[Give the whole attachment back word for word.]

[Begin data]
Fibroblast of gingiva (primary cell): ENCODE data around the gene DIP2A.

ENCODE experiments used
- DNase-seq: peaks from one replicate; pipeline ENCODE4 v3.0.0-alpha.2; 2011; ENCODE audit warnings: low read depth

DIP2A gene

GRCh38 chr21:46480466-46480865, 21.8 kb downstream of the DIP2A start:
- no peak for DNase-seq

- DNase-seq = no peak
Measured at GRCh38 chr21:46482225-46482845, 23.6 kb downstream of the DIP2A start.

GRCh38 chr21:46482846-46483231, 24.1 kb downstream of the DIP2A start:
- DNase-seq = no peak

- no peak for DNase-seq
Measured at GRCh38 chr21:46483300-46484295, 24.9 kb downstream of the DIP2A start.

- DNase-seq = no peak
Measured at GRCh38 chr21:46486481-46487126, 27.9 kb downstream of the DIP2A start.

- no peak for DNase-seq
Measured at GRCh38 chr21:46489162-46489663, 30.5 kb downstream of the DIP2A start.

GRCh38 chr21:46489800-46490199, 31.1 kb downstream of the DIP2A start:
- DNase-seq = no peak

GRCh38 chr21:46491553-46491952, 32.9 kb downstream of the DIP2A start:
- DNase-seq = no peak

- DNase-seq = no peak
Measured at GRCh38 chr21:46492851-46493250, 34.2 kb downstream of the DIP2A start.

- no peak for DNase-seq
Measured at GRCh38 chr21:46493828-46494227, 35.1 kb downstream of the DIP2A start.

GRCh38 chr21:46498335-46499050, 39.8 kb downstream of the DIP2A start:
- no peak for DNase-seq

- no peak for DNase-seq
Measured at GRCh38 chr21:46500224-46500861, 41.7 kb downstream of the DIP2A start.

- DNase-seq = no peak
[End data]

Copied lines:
Fibroblast of gingiva (primary cell): ENCODE data around the gene DIP2A.

ENCODE experiments used
- DNase-seq: peaks from one replicate; pipeline ENCODE4 v3.0.0-alpha.2; 2011; ENCODE audit warnings: low read depth

DIP2A gene

GRCh38 chr21:46480466-46480865, 21.8 kb downstream of the DIP2A start:
- no peak for DNase-seq

- DNase-seq = no peak
Measured at GRCh38 chr21:46482225-46482845, 23.6 kb downstream of the DIP2A start.

GRCh38 chr21:46482846-46483231, 24.1 kb downstream of the DIP2A start:
- DNase-seq = no peak

- no peak for DNase-seq
Measured at GRCh38 chr21:46483300-46484295, 24.9 kb downstream of the DIP2A start.

- DNase-seq = no peak
Measured at GRCh38 chr21:46486481-46487126, 27.9 kb downstream of the DIP2A start.

- no peak for DNase-seq
Measured at GRCh38 chr21:46489162-46489663, 30.5 kb downstream of the DIP2A start.

GRCh38 chr21:46489800-46490199, 31.1 kb downstream of the DIP2A start:
- DNase-seq = no peak

GRCh38 chr21:46491553-46491952, 32.9 kb downstream of the DIP2A start:
- DNase-seq = no peak

- DNase-seq = no peak
Measured at GRCh38 chr21:46492851-46493250, 34.2 kb downstream of the DIP2A start.

- no peak for DNase-seq
Measured at GRCh38 chr21:46493828-46494227, 35.1 kb downstream of the DIP2A start.

GRCh38 chr21:46498335-46499050, 39.8 kb downstream of the DIP2A start:
- no peak for DNase-seq

- no peak for DNase-seq
Measured at GRCh38 chr21:46500224-46500861, 41.7 kb downstream of the DIP2A start.

- DNase-seq = no peak